Benefits of group work

hearts copyright MR I am part of a therapy group for trauma survivors; I have been for about a year and a half. I know that therapists often tout the benefits of group work for survivors but it is only recently that I really saw it for myself. This week I had an “aha” moment witnessing and offering words of encouragement to a troubled group member and the effect was profound for me.

My group therapist is fond of stating the benefits of telling one’s story to other “hearts with ears”. And no doubt I have healed some from having others listen to me; but I found that it was in seeing myself (as if in a mirror) in another group members situation that drove home a point that I was not internalizing before.

This week, one group member was struggling with profound feelings of self harm and hopelessness. She does not see the intrinsic value of her being and doesn’t want to continue safeguarding and nurturing herself. I offered words of caring for her – just as she is – and found myself telling/asking if she could go through the motions of taking care of herself ‘as if” she did believe herself worthy. I assured her she is worthy and someday, if she continues nurturing herself now, she will also come to see that. It is her tremendously battered sense of self that is incapable of seeing what was never validated for her.

As I sat back, hurting for her and listening to her despair and self loathing, I was struck with how ironic those words of encouragement were, coming from me. For I am also currently struggling to believe in my intrinsic worthiness. My struggle does not center around keeping myself safe and alive but rather mine is around my worthiness to attract and maintain the love of another all my own. And like her, I have resigned myself to manifesting less than desirable results.

I learned at an early age that I was to be a secret. Incest is all about secret relationships. As I grew, I evolved into a woman that profoundly questions whether monogamy is viable or possible and I also found myself in situations in which i was a secret and/or not the single love interest of another. Married men, swingers, polyamourous types – these were who I settled for. I have been doing deep work trying to figure out what it is that I truly want insofar as  a love relationship. And I am coming to the conclusion that it is looks fairly typically monogamous. Why then, did I settle for non monogamous, taboo relationships? Simple. the answer is because I did not believe I deserved or warranted better.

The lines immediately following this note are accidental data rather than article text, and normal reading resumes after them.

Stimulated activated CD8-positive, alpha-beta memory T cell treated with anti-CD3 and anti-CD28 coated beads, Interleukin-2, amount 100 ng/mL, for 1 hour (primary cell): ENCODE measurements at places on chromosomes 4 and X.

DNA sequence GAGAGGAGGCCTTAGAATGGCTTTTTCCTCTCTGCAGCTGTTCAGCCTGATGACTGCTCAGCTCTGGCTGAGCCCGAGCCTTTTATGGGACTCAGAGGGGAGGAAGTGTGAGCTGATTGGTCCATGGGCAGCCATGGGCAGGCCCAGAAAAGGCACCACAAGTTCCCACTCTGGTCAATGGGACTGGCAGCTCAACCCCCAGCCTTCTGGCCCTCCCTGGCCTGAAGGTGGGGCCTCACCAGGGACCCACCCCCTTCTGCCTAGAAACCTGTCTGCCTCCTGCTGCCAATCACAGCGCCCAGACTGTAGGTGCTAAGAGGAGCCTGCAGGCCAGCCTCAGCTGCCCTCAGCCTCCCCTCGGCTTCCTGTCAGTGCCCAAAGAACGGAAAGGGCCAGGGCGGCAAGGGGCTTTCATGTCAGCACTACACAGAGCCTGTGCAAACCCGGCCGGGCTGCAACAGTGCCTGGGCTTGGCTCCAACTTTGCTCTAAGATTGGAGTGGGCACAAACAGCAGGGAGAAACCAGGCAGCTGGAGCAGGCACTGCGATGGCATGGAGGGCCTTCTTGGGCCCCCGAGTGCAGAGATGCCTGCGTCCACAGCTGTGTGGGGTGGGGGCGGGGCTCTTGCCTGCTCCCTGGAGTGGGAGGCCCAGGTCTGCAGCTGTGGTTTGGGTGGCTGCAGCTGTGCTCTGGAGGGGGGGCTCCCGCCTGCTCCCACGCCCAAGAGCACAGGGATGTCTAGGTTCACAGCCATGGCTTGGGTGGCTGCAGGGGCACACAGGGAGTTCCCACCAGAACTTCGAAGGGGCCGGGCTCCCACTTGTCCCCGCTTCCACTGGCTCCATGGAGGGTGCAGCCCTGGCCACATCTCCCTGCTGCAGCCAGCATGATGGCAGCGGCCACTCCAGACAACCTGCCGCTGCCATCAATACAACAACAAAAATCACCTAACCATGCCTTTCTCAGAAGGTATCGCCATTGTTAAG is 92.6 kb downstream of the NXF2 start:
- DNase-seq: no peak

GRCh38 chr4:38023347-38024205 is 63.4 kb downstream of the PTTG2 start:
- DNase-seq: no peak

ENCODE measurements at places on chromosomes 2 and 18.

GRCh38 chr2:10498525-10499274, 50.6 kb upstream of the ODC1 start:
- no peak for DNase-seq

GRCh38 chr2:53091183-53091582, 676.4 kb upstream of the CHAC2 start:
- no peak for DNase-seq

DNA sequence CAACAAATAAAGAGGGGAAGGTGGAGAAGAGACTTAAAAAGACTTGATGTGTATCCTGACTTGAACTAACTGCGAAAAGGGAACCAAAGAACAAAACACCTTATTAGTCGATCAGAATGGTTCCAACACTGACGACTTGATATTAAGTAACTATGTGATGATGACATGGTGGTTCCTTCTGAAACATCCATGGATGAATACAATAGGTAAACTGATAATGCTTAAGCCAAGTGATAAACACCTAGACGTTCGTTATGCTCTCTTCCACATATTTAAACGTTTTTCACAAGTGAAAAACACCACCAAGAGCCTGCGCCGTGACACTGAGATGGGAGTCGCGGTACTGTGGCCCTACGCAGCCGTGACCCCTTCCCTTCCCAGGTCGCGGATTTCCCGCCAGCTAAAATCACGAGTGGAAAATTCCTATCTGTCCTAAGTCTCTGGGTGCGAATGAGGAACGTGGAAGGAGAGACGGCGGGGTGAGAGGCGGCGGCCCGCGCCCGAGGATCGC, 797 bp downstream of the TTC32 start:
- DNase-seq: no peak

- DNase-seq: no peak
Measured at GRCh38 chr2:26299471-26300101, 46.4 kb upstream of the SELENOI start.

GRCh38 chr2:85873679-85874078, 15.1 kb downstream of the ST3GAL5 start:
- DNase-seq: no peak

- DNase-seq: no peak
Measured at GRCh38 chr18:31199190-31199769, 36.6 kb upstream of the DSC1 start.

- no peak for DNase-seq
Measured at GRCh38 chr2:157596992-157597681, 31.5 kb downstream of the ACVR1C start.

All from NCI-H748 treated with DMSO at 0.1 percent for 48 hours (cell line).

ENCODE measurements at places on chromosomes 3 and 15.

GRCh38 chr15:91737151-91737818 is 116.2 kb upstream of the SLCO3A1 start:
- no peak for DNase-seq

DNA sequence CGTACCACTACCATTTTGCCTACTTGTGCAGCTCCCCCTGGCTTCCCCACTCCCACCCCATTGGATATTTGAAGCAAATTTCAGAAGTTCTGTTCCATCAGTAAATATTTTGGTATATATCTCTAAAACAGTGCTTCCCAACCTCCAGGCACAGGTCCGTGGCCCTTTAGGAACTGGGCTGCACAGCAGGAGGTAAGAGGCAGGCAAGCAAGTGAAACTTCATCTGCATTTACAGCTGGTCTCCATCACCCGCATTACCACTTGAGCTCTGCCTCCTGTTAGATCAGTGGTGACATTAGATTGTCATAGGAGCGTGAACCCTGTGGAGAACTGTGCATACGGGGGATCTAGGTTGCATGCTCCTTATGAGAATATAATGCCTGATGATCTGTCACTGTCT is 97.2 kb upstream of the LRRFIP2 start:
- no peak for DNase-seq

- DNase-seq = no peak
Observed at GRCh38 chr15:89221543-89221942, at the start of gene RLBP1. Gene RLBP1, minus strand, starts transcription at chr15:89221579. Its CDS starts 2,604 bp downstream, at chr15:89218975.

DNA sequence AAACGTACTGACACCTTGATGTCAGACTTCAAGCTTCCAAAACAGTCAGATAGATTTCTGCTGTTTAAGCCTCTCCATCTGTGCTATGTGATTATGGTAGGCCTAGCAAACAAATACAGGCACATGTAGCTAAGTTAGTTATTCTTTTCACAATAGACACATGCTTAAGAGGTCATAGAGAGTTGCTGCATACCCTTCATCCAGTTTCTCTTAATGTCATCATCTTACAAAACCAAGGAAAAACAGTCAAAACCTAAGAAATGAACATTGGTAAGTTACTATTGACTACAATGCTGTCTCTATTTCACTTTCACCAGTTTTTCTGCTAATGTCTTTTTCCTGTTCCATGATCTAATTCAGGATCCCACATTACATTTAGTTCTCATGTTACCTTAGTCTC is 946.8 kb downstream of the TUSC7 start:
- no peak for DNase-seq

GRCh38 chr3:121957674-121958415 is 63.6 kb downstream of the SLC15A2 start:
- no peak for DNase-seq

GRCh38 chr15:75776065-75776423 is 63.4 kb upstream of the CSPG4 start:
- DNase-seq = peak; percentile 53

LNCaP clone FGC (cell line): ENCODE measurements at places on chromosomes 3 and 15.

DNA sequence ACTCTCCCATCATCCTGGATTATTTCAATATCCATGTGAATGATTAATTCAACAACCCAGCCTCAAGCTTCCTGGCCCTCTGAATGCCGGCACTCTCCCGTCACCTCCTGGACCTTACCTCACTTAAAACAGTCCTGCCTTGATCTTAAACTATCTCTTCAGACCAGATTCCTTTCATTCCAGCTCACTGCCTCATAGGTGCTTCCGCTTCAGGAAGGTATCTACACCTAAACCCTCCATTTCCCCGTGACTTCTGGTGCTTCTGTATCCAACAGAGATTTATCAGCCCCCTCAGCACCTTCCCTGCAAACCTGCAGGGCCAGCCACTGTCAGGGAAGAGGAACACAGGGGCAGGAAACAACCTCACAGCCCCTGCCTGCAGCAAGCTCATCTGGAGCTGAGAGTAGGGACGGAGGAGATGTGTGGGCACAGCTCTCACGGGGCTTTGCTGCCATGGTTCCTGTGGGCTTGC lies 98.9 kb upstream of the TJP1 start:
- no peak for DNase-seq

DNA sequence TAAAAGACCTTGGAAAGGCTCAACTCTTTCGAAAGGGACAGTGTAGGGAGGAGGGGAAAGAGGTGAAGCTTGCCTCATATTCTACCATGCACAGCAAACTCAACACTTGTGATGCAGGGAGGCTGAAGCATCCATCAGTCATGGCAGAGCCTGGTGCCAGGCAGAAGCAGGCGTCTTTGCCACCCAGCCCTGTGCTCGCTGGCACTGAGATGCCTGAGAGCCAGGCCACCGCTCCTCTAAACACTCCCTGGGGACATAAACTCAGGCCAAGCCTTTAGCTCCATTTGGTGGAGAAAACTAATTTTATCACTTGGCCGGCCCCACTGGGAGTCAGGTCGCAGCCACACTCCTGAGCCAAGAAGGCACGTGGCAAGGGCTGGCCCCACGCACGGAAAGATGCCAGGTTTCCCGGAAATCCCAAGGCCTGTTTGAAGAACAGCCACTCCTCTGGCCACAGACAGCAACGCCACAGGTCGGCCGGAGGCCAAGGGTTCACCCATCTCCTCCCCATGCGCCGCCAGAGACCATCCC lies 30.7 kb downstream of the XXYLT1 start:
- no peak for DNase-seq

I am not so different from my group member that feels like giving up and hurting herself. I have been giving up and not even looking for a love all my own. Just as she feels that that is her bad luck in life to be born so mistreated and unworthy; so was I accepting an erroneous premise that it was ‘just not in my stars’ to find a monogamous love all my own that treats me respectfully and celebrates me. I accepted being the side dish, the mistress. My peer feels unworthy and so do I. I need to take my own advice. No matter that my therapist had told me as much, it was not until I saw myself in my group members words and attitude, that  I recognized the faulty lie running the show for both of us.

I made these connections earlier this week and today acted on it. I set a boundary with someone I had engaged with sexually that was not offering what I wanted in the long run. And a good discussion ensued. The other person agreed that perhaps we were not going about things in a correct way and we agreed to take things down several notches and just get to know each other platonically for now. It was great to have seen that we were kind of thinking along similar lines. I am proud of myself for safeguarding my wellbeing and implementing boundaries for emotional and sexual safety. Major props for stepping up. And much gratitude to my group member whose openness in sharing how she was struggling, helped me make this connection.

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